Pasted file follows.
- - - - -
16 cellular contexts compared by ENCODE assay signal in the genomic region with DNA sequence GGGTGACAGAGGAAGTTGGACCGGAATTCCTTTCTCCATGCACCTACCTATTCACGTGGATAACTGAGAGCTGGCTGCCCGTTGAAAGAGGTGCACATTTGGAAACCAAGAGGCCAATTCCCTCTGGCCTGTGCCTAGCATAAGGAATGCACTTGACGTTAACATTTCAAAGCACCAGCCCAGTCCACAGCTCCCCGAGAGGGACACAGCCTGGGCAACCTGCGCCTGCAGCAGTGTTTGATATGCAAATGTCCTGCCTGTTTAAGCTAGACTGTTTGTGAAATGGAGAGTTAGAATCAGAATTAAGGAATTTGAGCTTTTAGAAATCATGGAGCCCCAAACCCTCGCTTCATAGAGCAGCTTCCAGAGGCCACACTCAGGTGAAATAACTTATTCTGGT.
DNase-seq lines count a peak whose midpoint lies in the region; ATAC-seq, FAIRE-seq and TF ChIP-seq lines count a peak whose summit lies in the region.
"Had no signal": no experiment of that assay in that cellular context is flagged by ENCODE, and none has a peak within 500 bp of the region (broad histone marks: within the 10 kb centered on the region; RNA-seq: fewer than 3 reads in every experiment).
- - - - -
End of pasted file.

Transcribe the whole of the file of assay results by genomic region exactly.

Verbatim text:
16 cellular contexts compared by ENCODE assay signal in the genomic region with DNA sequence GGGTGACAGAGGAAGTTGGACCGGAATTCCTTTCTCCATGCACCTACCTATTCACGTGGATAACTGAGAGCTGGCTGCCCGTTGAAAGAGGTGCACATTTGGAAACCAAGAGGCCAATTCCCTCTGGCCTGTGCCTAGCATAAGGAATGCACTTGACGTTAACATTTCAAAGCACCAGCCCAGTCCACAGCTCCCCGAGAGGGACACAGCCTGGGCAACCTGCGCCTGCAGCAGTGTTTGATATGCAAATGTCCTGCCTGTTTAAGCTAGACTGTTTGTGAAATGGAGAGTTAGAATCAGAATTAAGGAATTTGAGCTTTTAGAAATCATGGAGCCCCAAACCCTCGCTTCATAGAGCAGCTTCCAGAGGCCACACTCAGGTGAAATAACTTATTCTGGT.
DNase-seq lines count a peak whose midpoint lies in the region; ATAC-seq, FAIRE-seq and TF ChIP-seq lines count a peak whose summit lies in the region.
"Had no signal": no experiment of that assay in that cellular context is flagged by ENCODE, and none has a peak within 500 bp of the region (broad histone marks: within the 10 kb centered on the region; RNA-seq: fewer than 3 reads in every experiment).